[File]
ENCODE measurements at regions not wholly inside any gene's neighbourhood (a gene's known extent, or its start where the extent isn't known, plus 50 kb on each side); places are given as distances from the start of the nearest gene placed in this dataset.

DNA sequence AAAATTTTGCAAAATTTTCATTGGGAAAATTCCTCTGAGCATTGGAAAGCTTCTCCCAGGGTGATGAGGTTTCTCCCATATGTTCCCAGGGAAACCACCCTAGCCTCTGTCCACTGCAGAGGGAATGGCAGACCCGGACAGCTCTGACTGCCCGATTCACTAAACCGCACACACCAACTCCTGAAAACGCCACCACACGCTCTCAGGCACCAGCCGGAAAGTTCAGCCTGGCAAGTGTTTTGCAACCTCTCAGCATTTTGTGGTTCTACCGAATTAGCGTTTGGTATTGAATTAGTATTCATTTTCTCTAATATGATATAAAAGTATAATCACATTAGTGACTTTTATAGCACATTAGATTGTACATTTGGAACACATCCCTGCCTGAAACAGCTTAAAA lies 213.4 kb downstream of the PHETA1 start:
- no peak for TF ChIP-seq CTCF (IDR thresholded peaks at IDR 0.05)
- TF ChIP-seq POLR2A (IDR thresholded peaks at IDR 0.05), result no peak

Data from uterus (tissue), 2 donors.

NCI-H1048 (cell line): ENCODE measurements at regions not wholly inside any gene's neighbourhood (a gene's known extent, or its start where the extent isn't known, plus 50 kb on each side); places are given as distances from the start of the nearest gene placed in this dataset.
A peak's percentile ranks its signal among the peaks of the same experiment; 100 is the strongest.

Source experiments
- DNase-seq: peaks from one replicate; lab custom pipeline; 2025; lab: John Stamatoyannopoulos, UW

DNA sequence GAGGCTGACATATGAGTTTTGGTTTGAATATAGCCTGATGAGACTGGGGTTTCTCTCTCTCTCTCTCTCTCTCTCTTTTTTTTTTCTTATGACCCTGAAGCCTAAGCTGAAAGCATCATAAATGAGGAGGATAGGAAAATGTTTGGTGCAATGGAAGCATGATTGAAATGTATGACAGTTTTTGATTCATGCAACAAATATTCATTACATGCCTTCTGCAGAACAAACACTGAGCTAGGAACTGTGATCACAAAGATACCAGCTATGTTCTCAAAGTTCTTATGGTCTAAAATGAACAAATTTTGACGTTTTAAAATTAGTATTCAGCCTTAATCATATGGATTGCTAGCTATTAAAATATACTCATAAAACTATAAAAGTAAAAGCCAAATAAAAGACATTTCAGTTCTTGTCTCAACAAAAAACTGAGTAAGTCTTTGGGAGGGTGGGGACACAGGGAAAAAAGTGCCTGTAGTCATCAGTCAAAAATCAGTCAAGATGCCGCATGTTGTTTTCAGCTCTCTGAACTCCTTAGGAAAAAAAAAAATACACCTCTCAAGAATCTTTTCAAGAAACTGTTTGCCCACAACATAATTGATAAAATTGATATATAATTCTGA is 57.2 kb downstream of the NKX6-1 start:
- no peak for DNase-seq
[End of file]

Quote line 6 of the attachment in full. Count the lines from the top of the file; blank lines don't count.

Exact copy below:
NCI-H1048 (cell line): ENCODE measurements at regions not wholly inside any gene's neighbourhood (a gene's known extent, or its start where the extent isn't known, plus 50 kb on each side); places are given as distances from the start of the nearest gene placed in this dataset.